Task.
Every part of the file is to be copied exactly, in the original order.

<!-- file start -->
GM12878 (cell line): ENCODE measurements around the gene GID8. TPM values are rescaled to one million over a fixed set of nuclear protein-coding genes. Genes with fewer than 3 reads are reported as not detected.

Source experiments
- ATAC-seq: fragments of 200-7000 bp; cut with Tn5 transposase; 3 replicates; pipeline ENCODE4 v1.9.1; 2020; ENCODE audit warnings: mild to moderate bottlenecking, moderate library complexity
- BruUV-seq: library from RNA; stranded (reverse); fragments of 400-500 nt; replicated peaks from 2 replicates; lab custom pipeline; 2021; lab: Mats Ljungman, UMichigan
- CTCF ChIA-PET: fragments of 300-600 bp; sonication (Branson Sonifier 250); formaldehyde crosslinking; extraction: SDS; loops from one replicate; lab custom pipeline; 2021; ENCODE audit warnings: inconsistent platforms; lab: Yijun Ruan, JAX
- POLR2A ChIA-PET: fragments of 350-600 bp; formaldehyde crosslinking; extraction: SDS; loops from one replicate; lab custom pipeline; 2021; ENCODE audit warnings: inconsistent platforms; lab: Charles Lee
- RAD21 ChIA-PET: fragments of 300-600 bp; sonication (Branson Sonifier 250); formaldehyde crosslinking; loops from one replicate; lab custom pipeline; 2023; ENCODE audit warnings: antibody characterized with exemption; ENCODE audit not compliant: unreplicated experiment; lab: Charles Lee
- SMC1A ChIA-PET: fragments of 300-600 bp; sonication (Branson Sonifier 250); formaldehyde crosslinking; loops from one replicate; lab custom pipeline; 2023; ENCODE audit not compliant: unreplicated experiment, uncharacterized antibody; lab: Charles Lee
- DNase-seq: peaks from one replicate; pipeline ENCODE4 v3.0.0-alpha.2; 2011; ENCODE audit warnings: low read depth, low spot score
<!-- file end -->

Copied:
GM12878 (cell line): ENCODE measurements around the gene GID8. TPM values are rescaled to one million over a fixed set of nuclear protein-coding genes. Genes with fewer than 3 reads are reported as not detected.

Source experiments
- ATAC-seq: fragments of 200-7000 bp; cut with Tn5 transposase; 3 replicates; pipeline ENCODE4 v1.9.1; 2020; ENCODE audit warnings: mild to moderate bottlenecking, moderate library complexity
- BruUV-seq: library from RNA; stranded (reverse); fragments of 400-500 nt; replicated peaks from 2 replicates; lab custom pipeline; 2021; lab: Mats Ljungman, UMichigan
- CTCF ChIA-PET: fragments of 300-600 bp; sonication (Branson Sonifier 250); formaldehyde crosslinking; extraction: SDS; loops from one replicate; lab custom pipeline; 2021; ENCODE audit warnings: inconsistent platforms; lab: Yijun Ruan, JAX
- POLR2A ChIA-PET: fragments of 350-600 bp; formaldehyde crosslinking; extraction: SDS; loops from one replicate; lab custom pipeline; 2021; ENCODE audit warnings: inconsistent platforms; lab: Charles Lee
- RAD21 ChIA-PET: fragments of 300-600 bp; sonication (Branson Sonifier 250); formaldehyde crosslinking; loops from one replicate; lab custom pipeline; 2023; ENCODE audit warnings: antibody characterized with exemption; ENCODE audit not compliant: unreplicated experiment; lab: Charles Lee
- SMC1A ChIA-PET: fragments of 300-600 bp; sonication (Branson Sonifier 250); formaldehyde crosslinking; loops from one replicate; lab custom pipeline; 2023; ENCODE audit not compliant: unreplicated experiment, uncharacterized antibody; lab: Charles Lee
- DNase-seq: peaks from one replicate; pipeline ENCODE4 v3.0.0-alpha.2; 2011; ENCODE audit warnings: low read depth, low spot score